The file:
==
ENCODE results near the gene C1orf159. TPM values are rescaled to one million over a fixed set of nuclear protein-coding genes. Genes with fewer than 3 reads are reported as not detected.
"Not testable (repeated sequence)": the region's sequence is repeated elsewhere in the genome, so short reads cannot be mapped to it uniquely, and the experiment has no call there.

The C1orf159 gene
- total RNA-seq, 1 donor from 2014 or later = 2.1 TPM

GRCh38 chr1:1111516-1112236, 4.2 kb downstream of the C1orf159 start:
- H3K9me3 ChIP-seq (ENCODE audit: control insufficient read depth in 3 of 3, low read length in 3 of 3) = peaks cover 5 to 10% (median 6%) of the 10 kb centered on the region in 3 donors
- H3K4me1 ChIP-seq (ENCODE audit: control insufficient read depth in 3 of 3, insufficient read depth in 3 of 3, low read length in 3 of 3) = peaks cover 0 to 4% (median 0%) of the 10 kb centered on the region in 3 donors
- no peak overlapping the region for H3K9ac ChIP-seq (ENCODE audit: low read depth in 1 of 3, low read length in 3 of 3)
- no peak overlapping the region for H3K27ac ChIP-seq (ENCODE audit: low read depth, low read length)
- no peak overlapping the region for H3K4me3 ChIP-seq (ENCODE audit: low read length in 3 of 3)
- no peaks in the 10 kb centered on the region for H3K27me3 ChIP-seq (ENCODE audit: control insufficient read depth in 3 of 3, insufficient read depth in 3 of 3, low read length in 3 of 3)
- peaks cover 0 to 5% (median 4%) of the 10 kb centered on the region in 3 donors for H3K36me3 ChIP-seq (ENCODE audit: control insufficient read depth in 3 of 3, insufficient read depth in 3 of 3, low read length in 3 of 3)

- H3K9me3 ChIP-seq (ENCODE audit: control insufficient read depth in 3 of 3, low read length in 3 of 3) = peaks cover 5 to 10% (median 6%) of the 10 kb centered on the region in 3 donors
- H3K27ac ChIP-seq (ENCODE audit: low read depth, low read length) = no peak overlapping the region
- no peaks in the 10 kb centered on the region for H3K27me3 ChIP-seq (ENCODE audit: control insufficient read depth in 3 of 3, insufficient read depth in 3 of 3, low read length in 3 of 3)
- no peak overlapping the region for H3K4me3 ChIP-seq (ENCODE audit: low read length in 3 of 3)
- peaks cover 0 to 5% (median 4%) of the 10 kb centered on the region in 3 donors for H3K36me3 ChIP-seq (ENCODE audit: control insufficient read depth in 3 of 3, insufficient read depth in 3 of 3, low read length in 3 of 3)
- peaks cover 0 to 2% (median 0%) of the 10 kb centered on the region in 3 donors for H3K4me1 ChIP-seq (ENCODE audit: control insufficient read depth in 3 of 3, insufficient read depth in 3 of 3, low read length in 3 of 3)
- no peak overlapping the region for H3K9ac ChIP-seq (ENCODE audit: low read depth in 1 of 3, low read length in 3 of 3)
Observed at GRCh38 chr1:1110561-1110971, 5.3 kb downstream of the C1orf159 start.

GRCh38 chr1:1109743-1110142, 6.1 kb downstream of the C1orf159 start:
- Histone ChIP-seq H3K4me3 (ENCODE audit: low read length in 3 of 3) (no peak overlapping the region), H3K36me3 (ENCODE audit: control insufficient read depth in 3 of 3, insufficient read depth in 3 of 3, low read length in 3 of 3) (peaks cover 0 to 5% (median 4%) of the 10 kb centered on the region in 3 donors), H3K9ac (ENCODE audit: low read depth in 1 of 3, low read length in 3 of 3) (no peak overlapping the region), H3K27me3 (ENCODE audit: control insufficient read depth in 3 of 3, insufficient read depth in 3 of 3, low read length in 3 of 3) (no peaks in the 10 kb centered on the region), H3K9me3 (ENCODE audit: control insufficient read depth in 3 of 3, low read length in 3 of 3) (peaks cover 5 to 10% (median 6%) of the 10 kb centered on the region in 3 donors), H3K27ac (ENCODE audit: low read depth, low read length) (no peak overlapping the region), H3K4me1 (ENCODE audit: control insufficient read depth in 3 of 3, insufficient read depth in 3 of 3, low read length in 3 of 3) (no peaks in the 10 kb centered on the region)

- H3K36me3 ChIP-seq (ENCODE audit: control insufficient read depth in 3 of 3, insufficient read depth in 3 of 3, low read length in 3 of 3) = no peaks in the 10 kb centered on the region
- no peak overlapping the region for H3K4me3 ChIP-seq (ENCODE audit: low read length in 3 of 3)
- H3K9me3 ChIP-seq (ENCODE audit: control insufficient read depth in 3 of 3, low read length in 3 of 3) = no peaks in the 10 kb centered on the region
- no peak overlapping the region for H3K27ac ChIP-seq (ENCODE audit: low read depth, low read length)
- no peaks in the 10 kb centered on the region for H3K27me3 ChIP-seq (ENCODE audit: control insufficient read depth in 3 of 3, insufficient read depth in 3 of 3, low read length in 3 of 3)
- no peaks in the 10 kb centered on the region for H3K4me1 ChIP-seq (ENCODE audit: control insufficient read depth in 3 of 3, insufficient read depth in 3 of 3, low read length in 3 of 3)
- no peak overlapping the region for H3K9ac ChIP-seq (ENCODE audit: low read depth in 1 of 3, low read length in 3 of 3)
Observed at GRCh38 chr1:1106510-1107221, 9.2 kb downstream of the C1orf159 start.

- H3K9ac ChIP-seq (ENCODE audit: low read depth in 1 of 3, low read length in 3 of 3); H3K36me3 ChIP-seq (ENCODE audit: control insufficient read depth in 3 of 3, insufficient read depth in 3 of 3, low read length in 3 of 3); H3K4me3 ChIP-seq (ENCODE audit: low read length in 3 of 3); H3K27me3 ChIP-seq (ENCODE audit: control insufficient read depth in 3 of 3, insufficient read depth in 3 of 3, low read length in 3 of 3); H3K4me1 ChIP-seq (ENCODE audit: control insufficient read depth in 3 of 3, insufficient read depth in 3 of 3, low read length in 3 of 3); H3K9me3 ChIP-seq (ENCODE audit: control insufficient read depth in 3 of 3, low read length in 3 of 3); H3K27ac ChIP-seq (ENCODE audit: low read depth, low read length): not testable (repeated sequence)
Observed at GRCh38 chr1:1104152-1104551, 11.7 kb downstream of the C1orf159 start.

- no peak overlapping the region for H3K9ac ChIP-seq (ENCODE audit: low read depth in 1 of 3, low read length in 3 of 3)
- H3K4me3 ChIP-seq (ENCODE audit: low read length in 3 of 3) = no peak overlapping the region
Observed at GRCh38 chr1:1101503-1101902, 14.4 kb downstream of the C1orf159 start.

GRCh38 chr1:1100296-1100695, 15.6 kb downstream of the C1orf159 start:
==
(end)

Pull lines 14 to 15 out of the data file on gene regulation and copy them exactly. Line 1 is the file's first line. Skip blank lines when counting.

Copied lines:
- H3K27ac ChIP-seq (ENCODE audit: low read depth, low read length) = no peak overlapping the region
- no peaks in the 10 kb centered on the region for H3K27me3 ChIP-seq (ENCODE audit: control insufficient read depth in 3 of 3, insufficient read depth in 3 of 3, low read length in 3 of 3)